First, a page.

After many years with Hammer Films as a producer, production manager, writer, assistant director and director, "Fear In the Night" marked Jimmy Sangster's final film for the studio before returning to the U.S. and spending more than a decade in television.
Originally written as a spec script in 1963, Sangster's "Brainstorm" (later renamed "The Claw") was put into production years later when studio head Michael Carreras was looking for a project that would suit his 'Women in Terror!' double-bill - an ill-fated attempt to restructure the studio's production output and release strategy after relying on a steady dose of vampires, werewolves and monsters since the 1950s.
Dubbed 'mini-Hitchcocks,' writer Michael Syson was brought into the mix, and after transferring the four-character story to a boys' school, the reinvigorated screenplay was put into production.
Anchor Bay's transfer is made from a very attractive print, which contains only minor marks at the beginning, and displays consistent colour registration as the film moves from brightly lit sets - particularly the interiors - to darker, higher contrast lighting when a terrorized Judy Geeson discovers her stalker has tracked her down. The soft-focus lensing flatters the blue-eyed, cream-coloured actress, and the set décor and expansive school location (both interiors and exteriors) add extra menace to Sangster's twisted tale.
Sangster and Hammer historian Marcus Hearn provide an excellent commentary track, which covers important corporate and production studio aspects: the "iffy" relationship between Sir James Carreras and son Michael - the latter of whom purchased the company to assume control; the working environment inside England's legendary thriller/horror studio; and some comments regarding the film's actors, novitiate film composer John McCabe, Hammer musical supervisor Philip Martell, and cinematographer Arthur Grant.
Hearn also uses this opportunity to get Sangster talking about his other Hammer films, and the two manage to cover a solid chronology, starting with some of Sangster's early 60s shockers and his later works. (The best remain the Bette Davis vehicles "The Nanny" and "The Anniversary," with an interesting Julie Christie reference; and Sangster's latest film credit, "Flashback" - an old screenplay reworked as a teen slasher and produced in 2002 by a German company). Note: there's a minor plot spoiler in the commentary track regarding Sangster's 1961 film "Taste of Fear," so viewers unfamiliar with that gem might want to track it down before hearing this commentary!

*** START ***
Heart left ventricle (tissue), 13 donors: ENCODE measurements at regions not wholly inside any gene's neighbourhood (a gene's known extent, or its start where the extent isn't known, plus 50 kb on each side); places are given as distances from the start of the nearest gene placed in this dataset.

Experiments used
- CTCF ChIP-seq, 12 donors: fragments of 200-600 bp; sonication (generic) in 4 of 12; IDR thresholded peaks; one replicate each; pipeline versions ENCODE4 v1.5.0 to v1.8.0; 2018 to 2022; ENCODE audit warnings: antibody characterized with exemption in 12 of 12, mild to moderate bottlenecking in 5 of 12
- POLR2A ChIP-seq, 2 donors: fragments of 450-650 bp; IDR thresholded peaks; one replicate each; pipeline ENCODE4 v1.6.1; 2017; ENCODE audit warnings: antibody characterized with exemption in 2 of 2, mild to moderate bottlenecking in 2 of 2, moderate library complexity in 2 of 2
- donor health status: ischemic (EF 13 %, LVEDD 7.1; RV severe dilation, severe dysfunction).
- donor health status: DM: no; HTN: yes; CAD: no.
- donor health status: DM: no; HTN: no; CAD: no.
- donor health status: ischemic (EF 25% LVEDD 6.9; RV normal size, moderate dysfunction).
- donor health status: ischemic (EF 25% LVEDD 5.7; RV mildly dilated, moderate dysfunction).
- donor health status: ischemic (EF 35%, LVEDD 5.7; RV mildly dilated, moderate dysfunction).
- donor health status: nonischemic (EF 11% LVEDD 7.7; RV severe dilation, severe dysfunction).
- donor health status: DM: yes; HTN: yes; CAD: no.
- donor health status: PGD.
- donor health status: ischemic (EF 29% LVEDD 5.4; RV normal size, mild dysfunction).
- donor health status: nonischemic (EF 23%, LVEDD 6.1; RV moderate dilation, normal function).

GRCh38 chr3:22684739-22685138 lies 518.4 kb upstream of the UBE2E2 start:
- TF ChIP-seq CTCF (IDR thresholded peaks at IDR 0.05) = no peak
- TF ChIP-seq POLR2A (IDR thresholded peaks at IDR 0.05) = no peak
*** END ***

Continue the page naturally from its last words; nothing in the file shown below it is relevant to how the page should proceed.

Rand Vossler's booklet notes recaps some key production facts, and adds a few more details about Joan Collins, whose work in "Fear In The Night" occurred during a low career ebb before "Dynasty" fame on TV. (And in the tangential curio dept., bit actor John Brown, reduced to playing a copper at the film's end, had a brief directorial fling in 1969 with "Monique," a naughty au pair entry in England's short sexploitation wave of the period.)
The theatrical trailer is in decent shape, and plays up the stalking aspect, though viewers are better served by watching it after the film, as a few shots blow some key shocks.
Anchor Bay deserves a special nod for releasing this title and "Straight On Till Morning," so viewers can do their own Hammer "Women in Terror!" double-bill, and see for themselves whether Carreras's production overhaul was inspired, or a misguided rescue attempt during a difficult period in England film industry.
© 2002 Mark R. Hasan